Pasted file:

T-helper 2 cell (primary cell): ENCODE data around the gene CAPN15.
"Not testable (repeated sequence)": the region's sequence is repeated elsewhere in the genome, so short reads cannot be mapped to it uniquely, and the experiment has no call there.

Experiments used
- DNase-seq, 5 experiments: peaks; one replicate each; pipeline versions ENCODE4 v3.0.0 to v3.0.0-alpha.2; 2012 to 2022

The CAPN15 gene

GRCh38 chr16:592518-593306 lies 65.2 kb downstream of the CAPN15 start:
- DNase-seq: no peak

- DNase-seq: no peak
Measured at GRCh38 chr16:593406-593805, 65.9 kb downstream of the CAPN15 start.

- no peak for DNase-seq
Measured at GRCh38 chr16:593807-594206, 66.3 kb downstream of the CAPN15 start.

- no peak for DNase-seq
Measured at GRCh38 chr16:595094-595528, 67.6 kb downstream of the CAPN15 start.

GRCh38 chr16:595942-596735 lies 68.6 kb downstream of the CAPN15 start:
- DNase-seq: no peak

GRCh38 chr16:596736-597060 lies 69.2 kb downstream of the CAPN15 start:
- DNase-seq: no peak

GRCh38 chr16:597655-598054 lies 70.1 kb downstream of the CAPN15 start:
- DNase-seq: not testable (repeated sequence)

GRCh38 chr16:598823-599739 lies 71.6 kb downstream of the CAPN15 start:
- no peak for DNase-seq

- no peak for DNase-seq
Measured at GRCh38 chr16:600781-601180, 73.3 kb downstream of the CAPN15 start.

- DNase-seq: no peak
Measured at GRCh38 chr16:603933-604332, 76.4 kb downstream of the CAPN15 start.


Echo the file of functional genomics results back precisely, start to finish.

T-helper 2 cell (primary cell): ENCODE data around the gene CAPN15.
"Not testable (repeated sequence)": the region's sequence is repeated elsewhere in the genome, so short reads cannot be mapped to it uniquely, and the experiment has no call there.

Experiments used
- DNase-seq, 5 experiments: peaks; one replicate each; pipeline versions ENCODE4 v3.0.0 to v3.0.0-alpha.2; 2012 to 2022

The CAPN15 gene

GRCh38 chr16:592518-593306 lies 65.2 kb downstream of the CAPN15 start:
- DNase-seq: no peak

- DNase-seq: no peak
Measured at GRCh38 chr16:593406-593805, 65.9 kb downstream of the CAPN15 start.

- no peak for DNase-seq
Measured at GRCh38 chr16:593807-594206, 66.3 kb downstream of the CAPN15 start.

- no peak for DNase-seq
Measured at GRCh38 chr16:595094-595528, 67.6 kb downstream of the CAPN15 start.

GRCh38 chr16:595942-596735 lies 68.6 kb downstream of the CAPN15 start:
- DNase-seq: no peak

GRCh38 chr16:596736-597060 lies 69.2 kb downstream of the CAPN15 start:
- DNase-seq: no peak

GRCh38 chr16:597655-598054 lies 70.1 kb downstream of the CAPN15 start:
- DNase-seq: not testable (repeated sequence)

GRCh38 chr16:598823-599739 lies 71.6 kb downstream of the CAPN15 start:
- no peak for DNase-seq

- no peak for DNase-seq
Measured at GRCh38 chr16:600781-601180, 73.3 kb downstream of the CAPN15 start.

- DNase-seq: no peak
Measured at GRCh38 chr16:603933-604332, 76.4 kb downstream of the CAPN15 start.